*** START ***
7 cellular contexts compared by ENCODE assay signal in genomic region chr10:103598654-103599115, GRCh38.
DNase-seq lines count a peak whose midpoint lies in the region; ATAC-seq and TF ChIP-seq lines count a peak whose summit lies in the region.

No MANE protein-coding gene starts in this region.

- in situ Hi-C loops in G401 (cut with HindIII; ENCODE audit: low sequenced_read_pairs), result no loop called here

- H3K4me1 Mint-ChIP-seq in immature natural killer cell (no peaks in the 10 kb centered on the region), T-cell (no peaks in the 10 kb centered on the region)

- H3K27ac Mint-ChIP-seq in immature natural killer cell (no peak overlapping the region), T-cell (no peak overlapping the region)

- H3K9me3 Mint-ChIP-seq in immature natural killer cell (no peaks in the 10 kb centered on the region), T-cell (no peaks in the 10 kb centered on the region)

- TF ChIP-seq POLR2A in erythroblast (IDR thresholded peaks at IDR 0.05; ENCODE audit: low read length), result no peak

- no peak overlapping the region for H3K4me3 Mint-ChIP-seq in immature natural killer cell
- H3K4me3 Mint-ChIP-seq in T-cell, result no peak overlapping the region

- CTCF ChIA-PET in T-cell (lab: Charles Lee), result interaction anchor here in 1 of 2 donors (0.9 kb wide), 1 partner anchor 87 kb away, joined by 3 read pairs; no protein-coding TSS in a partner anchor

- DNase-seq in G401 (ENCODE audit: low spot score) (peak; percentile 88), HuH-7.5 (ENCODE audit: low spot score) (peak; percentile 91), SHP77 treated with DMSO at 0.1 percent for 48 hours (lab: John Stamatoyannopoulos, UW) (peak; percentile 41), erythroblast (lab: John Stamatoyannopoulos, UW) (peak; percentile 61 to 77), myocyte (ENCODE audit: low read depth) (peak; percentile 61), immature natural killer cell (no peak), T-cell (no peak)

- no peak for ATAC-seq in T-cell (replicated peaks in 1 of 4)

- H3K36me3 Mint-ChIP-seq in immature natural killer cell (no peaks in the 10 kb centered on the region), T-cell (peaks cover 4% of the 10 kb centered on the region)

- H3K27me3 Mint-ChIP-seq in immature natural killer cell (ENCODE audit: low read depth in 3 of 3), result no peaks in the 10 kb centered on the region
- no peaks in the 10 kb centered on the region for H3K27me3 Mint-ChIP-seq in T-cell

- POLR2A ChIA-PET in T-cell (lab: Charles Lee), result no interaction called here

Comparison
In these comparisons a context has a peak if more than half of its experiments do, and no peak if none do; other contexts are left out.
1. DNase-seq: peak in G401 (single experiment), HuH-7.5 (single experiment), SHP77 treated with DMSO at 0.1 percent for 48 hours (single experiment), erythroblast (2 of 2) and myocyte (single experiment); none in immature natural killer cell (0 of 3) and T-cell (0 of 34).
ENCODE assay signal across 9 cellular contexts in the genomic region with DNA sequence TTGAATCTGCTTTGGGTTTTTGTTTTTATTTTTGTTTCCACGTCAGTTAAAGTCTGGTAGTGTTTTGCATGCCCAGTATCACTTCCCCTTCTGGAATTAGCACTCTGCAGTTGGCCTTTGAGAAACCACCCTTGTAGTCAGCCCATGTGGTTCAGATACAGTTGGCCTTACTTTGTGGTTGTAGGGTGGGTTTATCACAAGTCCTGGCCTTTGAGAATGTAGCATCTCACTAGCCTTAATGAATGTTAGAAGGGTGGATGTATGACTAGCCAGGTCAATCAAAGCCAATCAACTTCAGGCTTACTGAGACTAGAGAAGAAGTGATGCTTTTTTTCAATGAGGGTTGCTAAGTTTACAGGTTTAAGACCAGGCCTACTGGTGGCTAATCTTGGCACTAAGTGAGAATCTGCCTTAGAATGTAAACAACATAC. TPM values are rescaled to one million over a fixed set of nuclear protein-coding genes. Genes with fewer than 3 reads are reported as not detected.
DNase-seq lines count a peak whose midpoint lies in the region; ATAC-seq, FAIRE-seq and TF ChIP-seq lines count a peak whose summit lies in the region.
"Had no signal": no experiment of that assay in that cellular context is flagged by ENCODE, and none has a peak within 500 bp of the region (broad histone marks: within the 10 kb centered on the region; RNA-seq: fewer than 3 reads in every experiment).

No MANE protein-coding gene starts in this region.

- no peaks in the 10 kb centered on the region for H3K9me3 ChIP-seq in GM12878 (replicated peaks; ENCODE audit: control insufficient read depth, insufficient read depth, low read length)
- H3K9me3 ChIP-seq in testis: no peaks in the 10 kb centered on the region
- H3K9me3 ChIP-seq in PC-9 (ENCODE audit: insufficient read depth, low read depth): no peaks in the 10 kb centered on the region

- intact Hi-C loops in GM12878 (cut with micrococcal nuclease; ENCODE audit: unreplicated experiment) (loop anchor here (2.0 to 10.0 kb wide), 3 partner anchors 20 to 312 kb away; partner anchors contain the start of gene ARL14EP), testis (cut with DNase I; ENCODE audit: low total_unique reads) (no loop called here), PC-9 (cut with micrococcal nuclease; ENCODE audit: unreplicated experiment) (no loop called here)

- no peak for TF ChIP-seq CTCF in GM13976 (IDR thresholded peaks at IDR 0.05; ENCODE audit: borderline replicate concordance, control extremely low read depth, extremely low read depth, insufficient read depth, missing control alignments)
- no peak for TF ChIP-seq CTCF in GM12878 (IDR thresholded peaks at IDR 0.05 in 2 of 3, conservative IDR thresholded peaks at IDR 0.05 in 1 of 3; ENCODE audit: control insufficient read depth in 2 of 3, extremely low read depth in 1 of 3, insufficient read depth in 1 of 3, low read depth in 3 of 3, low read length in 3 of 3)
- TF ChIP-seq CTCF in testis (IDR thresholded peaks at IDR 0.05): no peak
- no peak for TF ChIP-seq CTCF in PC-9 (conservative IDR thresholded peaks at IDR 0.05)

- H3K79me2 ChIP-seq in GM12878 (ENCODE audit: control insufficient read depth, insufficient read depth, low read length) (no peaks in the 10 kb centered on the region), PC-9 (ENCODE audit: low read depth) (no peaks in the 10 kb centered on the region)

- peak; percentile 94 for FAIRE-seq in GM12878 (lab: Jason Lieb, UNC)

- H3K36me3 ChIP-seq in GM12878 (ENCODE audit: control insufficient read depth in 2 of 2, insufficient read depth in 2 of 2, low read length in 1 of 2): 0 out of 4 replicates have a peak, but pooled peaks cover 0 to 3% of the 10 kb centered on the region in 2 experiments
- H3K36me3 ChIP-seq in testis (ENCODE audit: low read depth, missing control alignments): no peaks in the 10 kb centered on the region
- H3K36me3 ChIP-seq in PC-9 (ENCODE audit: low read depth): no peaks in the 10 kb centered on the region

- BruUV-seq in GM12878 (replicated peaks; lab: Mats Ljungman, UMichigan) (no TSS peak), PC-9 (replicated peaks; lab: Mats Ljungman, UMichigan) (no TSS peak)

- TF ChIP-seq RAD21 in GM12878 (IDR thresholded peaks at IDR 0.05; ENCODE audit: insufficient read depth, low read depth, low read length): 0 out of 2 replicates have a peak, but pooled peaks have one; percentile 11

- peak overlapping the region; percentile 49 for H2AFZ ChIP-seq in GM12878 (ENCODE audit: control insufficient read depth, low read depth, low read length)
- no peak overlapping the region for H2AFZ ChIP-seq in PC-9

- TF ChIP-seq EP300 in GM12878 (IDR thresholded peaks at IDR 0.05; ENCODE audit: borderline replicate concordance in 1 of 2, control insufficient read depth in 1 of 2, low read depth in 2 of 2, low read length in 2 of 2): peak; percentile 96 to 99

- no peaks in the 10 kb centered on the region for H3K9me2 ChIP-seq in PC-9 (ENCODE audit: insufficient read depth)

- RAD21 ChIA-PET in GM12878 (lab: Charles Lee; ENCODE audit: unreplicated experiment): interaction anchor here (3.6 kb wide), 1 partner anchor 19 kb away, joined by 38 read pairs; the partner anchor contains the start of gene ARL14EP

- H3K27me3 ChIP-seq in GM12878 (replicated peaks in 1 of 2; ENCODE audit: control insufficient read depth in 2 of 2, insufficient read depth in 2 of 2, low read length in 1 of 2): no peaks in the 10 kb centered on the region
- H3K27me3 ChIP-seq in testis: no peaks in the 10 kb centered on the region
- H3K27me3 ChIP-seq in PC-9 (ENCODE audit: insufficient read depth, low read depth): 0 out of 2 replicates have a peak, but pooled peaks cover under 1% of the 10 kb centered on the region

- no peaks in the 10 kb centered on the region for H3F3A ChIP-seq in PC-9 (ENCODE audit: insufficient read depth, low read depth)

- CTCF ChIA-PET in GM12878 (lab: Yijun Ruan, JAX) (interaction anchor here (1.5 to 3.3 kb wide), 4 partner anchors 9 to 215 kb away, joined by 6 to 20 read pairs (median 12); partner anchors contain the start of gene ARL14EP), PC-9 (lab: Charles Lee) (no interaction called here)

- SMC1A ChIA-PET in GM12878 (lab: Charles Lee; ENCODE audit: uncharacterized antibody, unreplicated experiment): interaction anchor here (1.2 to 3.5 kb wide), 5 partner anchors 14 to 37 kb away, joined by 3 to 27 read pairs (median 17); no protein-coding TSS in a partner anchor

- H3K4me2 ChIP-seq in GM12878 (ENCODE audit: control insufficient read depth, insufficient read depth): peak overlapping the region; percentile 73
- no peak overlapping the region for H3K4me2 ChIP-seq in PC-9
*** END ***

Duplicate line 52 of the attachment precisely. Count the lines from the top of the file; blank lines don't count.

- no peak overlapping the region for H3K4me2 ChIP-seq in PC-9